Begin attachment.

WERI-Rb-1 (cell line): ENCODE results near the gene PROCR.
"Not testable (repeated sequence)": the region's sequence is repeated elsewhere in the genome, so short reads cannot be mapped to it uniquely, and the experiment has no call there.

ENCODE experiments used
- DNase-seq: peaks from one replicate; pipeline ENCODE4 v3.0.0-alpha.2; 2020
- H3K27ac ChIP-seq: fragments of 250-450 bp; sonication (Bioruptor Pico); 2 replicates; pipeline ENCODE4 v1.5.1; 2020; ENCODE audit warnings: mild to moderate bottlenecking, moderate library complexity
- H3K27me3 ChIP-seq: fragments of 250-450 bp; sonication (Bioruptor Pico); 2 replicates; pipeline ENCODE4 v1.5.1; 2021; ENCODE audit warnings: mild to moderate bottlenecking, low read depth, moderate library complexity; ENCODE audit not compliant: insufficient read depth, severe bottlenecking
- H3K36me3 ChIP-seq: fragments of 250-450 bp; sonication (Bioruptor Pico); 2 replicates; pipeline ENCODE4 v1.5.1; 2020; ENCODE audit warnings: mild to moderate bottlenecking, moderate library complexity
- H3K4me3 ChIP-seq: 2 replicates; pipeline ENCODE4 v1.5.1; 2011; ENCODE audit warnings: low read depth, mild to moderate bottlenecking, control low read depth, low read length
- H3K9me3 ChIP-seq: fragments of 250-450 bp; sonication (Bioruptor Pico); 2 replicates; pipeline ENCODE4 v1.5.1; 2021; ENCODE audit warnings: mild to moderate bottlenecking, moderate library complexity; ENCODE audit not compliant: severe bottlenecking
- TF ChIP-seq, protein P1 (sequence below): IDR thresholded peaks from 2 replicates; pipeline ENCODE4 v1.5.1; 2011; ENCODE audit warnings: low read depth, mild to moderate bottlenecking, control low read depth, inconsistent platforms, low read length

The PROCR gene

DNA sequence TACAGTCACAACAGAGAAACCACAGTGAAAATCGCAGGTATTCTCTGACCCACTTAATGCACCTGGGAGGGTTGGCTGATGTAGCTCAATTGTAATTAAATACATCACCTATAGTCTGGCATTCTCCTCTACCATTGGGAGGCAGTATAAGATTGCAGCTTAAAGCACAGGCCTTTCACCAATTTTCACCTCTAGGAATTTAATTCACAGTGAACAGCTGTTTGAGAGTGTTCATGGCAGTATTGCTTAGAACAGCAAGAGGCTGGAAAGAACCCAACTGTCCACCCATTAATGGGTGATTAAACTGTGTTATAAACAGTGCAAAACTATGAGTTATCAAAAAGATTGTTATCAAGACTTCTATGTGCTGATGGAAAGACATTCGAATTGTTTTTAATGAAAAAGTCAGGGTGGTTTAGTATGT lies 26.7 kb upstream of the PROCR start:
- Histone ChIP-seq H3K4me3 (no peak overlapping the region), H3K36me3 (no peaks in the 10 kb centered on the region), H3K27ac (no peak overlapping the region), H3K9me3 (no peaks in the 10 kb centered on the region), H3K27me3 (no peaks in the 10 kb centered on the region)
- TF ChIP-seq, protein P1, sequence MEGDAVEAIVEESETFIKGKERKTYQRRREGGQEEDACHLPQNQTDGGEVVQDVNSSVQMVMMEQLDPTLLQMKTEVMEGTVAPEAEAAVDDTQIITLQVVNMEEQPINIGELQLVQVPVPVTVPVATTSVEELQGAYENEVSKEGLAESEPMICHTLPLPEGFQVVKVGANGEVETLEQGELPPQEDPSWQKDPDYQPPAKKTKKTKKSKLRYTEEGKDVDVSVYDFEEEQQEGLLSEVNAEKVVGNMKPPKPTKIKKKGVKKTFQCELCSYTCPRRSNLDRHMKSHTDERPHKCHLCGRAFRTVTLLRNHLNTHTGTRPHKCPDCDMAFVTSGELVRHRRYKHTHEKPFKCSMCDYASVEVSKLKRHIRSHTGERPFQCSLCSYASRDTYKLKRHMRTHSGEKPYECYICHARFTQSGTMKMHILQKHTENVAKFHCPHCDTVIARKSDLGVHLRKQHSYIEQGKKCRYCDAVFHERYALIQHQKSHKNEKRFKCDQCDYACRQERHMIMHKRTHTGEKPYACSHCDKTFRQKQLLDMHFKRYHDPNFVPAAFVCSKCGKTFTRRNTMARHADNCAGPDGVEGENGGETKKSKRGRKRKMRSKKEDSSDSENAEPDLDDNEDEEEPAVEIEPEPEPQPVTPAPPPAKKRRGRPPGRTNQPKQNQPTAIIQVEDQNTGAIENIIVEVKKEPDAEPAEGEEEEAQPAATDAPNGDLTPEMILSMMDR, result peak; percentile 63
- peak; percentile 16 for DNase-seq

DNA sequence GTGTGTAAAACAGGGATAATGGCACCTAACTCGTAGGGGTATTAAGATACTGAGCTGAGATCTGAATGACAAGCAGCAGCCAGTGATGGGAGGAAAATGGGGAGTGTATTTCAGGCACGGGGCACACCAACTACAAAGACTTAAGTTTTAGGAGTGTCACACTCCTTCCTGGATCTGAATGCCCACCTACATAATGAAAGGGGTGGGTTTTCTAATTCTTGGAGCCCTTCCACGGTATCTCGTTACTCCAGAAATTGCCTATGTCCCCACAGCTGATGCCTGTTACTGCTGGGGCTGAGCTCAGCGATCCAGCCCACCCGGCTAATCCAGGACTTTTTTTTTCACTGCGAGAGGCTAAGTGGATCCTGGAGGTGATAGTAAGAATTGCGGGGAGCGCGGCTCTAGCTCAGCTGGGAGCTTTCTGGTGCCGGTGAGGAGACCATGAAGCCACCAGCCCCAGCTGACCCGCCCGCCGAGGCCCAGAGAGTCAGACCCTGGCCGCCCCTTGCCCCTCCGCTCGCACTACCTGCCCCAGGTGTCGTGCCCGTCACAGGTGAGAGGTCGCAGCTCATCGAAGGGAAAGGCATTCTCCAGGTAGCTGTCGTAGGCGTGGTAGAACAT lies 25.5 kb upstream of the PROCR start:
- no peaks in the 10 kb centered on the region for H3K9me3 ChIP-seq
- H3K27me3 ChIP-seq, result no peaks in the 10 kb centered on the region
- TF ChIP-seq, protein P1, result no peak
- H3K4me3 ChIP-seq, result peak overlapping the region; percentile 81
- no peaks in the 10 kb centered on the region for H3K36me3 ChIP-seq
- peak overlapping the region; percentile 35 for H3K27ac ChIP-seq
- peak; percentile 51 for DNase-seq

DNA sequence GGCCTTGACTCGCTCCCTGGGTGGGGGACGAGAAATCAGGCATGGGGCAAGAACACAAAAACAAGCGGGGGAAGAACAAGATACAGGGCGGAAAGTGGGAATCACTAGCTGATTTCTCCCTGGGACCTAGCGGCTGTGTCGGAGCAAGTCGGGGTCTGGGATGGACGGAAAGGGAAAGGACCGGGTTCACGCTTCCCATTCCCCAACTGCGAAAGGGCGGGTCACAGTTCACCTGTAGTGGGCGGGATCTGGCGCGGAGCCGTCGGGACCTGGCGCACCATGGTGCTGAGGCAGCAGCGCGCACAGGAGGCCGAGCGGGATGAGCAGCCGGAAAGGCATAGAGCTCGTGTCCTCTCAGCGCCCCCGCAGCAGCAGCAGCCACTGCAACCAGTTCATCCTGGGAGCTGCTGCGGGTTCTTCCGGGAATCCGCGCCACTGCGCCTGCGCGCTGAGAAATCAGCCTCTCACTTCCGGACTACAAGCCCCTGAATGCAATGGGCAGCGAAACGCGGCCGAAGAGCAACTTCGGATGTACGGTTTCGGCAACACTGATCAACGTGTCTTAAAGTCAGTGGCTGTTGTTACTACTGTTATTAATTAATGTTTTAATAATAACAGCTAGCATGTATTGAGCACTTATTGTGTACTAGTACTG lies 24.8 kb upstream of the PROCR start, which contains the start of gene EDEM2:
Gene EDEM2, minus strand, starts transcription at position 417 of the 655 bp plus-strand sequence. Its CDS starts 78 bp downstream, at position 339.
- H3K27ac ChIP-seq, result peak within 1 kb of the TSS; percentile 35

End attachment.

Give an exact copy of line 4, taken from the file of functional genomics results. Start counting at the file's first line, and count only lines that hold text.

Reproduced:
- DNase-seq: peaks from one replicate; pipeline ENCODE4 v3.0.0-alpha.2; 2020